Frances Perkins always looked on universal health care as the unfinished piece of her legacy. By the time FDR was ready to consider it, the industrial build up to World War II had begun, workers were in high demand, and employers began offering health insurance as a benefit to entice job applicants. The need seemed to have diminished, and Roosevelt knew he had a big fight on his hands over the coming war and didn’t want to expend political capital elsewhere.

Someone born that year is now well into retirement age and receiving social security. But for that person’s children and grandchildren, health insurance may still be out of reach.

*Full disclosure department: Chellie Pingree is my former boss and an advisor to the Frances Perkins Center.

Daytime TV

In Legislation Today on January 29, 2009 at 11:51 am

It was fun to watch President Obama sign the Lilly Ledbetter Fair Pay Restoration Act, with Lilly Ledbetter herself at his side. Michelle Obama attended the signing, along with the bill’s co-sponsors, labor leaders, and others. I noticed Senator Olympia Snowe smiling broadly in the group of co-sponsors behind the president. You can watch it yourself and smile, too:

NY Times Ed Board blogs for Hilda

In Legislation Today, Political world on January 28, 2009 at 2:27 pm

“Hilda! Hilda! Hilda!” — that’s the title of a blog entry posted a few hours ago on The Board. Here are two excerpts:

If there was ever a time the nation needed a strong secretary of labor, this is it. And yet, for the past several days, at least one Republican senator has been using a parliamentary procedure to hold up the confirmation of Congresswoman Hilda Solis (D-California), President Obama’s choice for labor secretary. The “hold” tactic delays a full vote by the Senate on the nomination, pending, well, pending what?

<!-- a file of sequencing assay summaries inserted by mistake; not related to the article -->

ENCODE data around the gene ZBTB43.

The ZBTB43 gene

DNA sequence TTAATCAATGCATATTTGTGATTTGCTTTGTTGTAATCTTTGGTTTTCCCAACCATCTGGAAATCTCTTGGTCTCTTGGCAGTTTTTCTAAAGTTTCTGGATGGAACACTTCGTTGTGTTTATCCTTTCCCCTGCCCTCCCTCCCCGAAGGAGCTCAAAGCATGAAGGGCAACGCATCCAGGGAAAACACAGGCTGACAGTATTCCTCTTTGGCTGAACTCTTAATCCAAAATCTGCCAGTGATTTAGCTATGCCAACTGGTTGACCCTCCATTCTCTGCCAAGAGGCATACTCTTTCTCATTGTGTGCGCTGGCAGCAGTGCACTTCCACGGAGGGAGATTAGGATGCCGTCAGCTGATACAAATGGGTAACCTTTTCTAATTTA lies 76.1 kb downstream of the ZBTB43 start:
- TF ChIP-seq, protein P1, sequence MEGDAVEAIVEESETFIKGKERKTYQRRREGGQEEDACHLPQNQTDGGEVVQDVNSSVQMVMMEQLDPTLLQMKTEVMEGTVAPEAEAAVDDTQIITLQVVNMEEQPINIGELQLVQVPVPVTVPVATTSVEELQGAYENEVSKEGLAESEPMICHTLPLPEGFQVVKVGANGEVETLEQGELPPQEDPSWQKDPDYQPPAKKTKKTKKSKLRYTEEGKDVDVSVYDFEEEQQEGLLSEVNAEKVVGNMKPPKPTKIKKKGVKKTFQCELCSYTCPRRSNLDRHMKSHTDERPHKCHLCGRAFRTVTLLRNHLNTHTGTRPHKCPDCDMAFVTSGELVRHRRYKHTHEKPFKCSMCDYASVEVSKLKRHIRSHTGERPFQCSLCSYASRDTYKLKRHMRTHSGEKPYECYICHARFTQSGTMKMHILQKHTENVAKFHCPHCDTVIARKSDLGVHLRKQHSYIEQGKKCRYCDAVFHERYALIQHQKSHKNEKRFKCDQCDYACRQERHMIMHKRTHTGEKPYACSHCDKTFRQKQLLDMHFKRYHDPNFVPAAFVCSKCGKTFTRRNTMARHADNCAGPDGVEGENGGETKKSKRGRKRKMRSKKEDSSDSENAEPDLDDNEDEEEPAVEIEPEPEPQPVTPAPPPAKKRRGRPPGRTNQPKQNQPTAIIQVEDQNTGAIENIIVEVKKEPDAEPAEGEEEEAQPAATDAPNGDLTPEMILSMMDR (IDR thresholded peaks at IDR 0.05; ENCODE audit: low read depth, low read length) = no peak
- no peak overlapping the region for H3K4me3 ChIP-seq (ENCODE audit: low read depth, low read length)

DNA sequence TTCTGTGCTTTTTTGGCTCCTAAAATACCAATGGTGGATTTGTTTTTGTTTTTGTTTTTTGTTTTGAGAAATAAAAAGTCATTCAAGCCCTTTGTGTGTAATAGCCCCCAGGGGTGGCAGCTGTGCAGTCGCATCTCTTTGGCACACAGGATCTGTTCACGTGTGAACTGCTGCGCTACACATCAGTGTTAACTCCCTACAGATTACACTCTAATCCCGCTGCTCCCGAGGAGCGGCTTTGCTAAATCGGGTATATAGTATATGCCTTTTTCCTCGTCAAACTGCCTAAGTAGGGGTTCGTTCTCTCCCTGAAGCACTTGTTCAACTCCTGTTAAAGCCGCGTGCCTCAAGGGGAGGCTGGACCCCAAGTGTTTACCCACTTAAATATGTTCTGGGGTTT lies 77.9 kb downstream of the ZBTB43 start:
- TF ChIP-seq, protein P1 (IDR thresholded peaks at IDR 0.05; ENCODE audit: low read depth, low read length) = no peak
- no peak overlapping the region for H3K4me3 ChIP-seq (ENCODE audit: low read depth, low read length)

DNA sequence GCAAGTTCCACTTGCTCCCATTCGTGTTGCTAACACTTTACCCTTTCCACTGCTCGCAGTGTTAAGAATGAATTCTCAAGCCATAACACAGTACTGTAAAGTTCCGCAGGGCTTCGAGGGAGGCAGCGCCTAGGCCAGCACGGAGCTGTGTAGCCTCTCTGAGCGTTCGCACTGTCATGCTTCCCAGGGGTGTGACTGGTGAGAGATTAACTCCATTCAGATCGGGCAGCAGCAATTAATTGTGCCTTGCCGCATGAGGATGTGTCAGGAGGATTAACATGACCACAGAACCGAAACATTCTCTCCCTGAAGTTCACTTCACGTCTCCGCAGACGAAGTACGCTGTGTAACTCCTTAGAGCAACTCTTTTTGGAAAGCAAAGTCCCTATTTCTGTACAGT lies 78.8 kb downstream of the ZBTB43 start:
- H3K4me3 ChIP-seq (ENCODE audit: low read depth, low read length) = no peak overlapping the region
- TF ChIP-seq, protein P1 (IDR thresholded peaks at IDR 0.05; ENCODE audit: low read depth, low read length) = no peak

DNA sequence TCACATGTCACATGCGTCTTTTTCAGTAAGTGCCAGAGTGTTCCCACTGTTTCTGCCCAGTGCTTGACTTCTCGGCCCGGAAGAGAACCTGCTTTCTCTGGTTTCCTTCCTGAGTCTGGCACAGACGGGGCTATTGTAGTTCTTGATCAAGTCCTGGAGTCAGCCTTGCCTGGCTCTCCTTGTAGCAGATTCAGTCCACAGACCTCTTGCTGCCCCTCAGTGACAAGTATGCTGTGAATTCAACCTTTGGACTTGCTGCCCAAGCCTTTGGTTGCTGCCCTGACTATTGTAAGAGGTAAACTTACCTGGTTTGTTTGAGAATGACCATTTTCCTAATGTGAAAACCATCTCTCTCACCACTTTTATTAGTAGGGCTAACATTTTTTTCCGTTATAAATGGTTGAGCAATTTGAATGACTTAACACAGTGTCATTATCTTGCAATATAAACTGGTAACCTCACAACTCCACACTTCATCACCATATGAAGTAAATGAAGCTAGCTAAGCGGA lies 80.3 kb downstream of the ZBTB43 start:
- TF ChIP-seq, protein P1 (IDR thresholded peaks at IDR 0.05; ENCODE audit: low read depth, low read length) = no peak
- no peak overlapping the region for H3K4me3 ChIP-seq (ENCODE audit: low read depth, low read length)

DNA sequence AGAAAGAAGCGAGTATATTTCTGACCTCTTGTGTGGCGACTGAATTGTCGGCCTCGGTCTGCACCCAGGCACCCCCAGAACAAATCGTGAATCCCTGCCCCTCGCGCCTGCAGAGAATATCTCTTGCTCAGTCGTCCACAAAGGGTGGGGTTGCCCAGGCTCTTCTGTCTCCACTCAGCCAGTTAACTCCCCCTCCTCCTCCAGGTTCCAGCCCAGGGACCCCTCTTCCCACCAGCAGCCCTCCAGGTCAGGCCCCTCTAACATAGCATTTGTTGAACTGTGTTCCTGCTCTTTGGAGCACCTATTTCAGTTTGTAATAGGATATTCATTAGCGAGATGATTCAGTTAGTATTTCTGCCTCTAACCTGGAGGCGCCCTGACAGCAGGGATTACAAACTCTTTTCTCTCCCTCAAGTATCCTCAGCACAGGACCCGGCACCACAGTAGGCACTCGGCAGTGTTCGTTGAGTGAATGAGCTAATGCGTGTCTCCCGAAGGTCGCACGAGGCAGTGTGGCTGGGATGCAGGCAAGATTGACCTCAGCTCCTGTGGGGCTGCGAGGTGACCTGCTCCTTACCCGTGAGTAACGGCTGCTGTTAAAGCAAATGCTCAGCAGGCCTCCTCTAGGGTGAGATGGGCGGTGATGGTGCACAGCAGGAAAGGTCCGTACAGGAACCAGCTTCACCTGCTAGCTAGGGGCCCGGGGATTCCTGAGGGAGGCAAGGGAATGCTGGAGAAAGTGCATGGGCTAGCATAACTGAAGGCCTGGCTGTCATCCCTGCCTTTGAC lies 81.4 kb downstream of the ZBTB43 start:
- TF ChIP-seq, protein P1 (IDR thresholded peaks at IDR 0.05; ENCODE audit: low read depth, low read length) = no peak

The delay in confirming Ms. Solis isn’t because the Senate needs to know more. It’s a way for Republican senators to score tough-guy points with business constituents who are driven to distraction by the thought of unions.

The betting is that Ms. Solis will be confirmed. It’s past time to get on with it.

It’s good to have the Gray Lady adding to the pressure to confirm Solis.

Is there a “hold” on Hilda Solis?

In Uncategorized on January 26, 2009 at 2:39 pm

The Health, Education, Labor, and Pensions (HELP) Committee has not yet voted to send Congresswoman Hilda Solis’s nomination as Obama’s labor secretary to the floor. The nomination was announced on December 19th, and since then, a number of other cabinet positions have been voted on. So what’s the hold up with Secretary-designate Solis?

A “hold” is when a senator on the committee anonymously “blackballs” a nominee, which effectively stops the nomination process in its tracks. Technically, a hold can’t be placed until after a nominee is voted out of committee, and Solis hasn’t even gotten that far.

But some are speculating that a hold has been threatened by Republicans who don’t like Solis’s strong endorsement of the Employee Free Choice Act (EFCA).

But here’s the problem for the Republicans on the HELP committee: President Obama is also a strong supporter of  EFCA. And he’s not going to nominate a secretary of labor who isn’t.

Teddy Partridge, in “Who Owns the Holdup on Hilda?” which appeared yesterday in firedoglake, has this to say:

The GOP needs to understand that Barack Obama voted for the Employee Free Choice Act (which the Chamber of Commerce calls “card check” instead of “Majority Sign-Up”) and his Labor Secretary-designate, Hilda Solis, co-sponsored EFCA in the House. The GOP needs to face facts: this new Administration favors EFCA. A delay in confirming the Labor Secretary doesn’t, and won’t, change that.

Here’s a video put out by SEIU that demonstrates the Administration’s support for EFCA:

And finally, Alternet has this post today: “A Historic Opportunity: Hilda Solis and the Financial Crisis” by Andrew Thomaides. Here’s an excerpt: